And family history. All around her, she realized, are objects chosen not just for their beauty, but for their connections to the Feral line. There was art that had no apparent connection, but even there a closer examination revealed them to be gifts, or created by a Feral not taken by the military way.

Was there anything there, not part of the Enforcers or the Ferals?

"The bed," she chuckled softly to herself with a glance over her shoulder to the intimate area. "At least she doesn't have a badge on the comforter." That was something. Smiling a bit, she walked over to the half-room, looking around. What was she like when she did finally relax?

Really, like the main living area, there wasn't much that would suggest it was a woman, once you got past the slight gender-bias in the artwork hanging on the walls. Even her clothing, with the exception of the cut on the dress uniforms and a couple disturbingly conservative dresses that looked like they hadn't seen use since Felina had enlisted, could have belonged to a guy. A tall, skinny one, yes, but it was all loose-fitting jeans, running shorts and t-shirts for off duty wear.

Even so, there was something about Felina's bedroom that felt softer, more relaxed and feminine. It wasn't any one thing you could put your finger on, but more a combination of things.

And it brought up questions, like how much time did the shekat spend here, and if she had any feminine influences in her life.

Below shoulder length flowing black hair and the large, flowing tail of a she-kat not withstanding, Felina had to be one of the most butch females in the city.

"Apparently," Heather murmured to herself, looking around at the pictures of two females together, "not something that's totally outside the bedroom." Not that there was anything wrong with that. Still, it left some interesting questions about Felina's life.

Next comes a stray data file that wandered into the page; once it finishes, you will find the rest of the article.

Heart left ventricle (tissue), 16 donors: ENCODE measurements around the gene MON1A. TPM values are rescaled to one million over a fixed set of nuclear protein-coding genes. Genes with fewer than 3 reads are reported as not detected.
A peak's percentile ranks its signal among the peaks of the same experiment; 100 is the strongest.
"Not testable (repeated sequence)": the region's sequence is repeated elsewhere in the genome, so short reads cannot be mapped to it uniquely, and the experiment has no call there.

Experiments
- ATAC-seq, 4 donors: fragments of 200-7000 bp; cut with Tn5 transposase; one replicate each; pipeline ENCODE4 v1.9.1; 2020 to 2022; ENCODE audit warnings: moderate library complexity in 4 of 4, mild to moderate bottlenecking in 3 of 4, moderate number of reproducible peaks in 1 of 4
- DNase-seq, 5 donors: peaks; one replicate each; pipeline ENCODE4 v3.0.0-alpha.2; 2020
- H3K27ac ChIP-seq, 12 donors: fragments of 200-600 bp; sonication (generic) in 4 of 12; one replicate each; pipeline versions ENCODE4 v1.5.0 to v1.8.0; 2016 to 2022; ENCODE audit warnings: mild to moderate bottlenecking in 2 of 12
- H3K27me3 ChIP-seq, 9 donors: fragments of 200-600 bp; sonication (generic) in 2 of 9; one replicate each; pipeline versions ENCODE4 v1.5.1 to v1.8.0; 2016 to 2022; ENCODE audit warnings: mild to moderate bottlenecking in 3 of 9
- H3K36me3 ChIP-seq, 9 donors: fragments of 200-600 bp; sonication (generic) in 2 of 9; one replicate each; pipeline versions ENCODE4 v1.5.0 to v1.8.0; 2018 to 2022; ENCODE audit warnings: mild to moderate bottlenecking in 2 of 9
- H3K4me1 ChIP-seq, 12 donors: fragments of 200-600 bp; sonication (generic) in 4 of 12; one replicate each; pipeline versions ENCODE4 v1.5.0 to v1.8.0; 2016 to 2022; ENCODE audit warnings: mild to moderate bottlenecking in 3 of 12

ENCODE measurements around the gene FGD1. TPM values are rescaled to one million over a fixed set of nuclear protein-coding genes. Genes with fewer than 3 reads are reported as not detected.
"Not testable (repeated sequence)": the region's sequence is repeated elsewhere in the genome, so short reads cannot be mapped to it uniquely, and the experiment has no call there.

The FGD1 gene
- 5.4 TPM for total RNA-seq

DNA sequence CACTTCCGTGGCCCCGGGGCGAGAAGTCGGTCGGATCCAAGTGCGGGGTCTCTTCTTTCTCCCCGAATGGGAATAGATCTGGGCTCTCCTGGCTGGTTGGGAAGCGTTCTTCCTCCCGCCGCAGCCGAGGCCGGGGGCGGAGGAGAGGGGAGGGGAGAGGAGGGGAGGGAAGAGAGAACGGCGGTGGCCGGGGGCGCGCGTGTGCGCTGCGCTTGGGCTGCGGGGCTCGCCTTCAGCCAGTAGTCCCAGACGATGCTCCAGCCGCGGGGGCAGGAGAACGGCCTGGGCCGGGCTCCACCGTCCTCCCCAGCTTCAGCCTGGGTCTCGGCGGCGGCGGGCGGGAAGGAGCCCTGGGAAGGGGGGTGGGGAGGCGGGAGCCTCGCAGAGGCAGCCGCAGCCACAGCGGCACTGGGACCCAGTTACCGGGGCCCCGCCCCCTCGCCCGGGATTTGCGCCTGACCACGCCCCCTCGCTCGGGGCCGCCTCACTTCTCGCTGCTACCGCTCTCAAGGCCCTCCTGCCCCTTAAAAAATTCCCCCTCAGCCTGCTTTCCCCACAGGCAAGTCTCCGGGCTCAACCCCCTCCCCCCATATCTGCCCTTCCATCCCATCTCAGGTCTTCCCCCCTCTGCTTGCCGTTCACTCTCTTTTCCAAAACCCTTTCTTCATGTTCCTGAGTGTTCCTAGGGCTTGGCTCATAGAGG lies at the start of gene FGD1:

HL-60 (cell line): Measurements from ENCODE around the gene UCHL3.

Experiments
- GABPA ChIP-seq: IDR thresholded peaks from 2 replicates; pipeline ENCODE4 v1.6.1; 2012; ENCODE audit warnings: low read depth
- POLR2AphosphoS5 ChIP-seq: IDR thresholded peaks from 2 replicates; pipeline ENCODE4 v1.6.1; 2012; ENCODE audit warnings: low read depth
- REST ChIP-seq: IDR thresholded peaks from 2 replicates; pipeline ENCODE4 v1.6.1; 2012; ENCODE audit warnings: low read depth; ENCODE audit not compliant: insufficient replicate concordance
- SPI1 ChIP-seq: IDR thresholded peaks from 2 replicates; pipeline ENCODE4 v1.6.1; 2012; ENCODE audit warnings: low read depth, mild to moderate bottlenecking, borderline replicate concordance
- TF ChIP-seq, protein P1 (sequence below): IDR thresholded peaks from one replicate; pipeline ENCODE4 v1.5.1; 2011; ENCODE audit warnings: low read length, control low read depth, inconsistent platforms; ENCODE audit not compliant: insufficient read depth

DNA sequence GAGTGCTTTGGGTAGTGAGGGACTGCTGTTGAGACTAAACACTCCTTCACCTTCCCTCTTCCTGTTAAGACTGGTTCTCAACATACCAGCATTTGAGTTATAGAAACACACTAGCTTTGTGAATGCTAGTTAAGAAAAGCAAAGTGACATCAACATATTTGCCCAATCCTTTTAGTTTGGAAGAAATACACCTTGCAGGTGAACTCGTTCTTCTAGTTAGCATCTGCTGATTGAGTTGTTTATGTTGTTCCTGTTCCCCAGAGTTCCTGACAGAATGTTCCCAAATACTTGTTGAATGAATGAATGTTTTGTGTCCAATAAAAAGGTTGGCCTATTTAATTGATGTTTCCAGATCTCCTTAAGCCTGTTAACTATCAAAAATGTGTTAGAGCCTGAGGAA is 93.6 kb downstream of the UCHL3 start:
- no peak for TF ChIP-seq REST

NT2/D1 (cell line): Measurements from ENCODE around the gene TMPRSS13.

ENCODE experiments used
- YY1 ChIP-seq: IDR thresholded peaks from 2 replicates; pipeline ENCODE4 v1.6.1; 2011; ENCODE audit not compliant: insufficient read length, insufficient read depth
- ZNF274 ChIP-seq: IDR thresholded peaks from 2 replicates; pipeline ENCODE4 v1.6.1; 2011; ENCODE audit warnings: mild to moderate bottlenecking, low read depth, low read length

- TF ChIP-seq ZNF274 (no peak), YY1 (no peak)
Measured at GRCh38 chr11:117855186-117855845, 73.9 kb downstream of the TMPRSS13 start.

Like when it had ceased to be a show for the outside, and become a part of her, if it had just been a show to start with.

A knock at the door interrupted her reverie, and she turned, cocking her head curiously. Who could it be?

Walking over to the door, she nearly opened it, but quickly thought better of doing so that quickly. Instead, she looked out the small peephole, hoping she could see enough detail to tell who it was. An expanse of tawny fur, khaki shorts and an Enforcer badge greeted her from the other side, so she opened the door cautiously.

"Hello?" She asked, looking up at the Puma on the other side. She thought she recognized him from the lobby the night before, so she opened the door a bit farther.

"Hi," he smiled back but didn't try to enter. "I'm Taller Windbright. Felina said you might like some company when she's otherwise occupied."

"Okay," she nodded, smiling and stepping back to let him in. "Sorry, I should've known. She said she'd ask somebody to stop by."

"Don't worry about it," he said easily and stepped inside with a practiced look around for trouble and changes. "How is the day going?"

"Quiet," she chuckled, heading over quickly to pull the curtain to Felina's "bedroom" closed. She didn't know if he'd seen the inside before, but best not to take chances. "Just got up an hour or two ago."

"Glad I didn't come over when I got up." He chuckled and relaxed into one of the comfortable living room chairs with a familiarity of frequent presence. "Four hours ago would have been a bit early."

"Does every Enforcer get up at the crack of dawn?" She asked, giggling a bit as she came back out and sat down near him.

"Just those of us who work that shift and those who have to keep up appearances with the Commander." He chuckled. "I'm among the former, just on weekend shift."

"Hope I'm not getting in the way of your day off," Heather said, somewhat apologetically.

"Nope," Taller grinned at her with a playful flick of his black-tipped tail. "I like to socialize with non-Enforcers."

"That's good," she smiled. "I know time off's at a premium in the Enforcers. What is it you do?"

"Nothing as glamorous as Felina," he chuckled. "I'm a beat cop around here. Quietest neighborhood in the system if you ask me. The most immediate backup of anywhere short of the Tower too."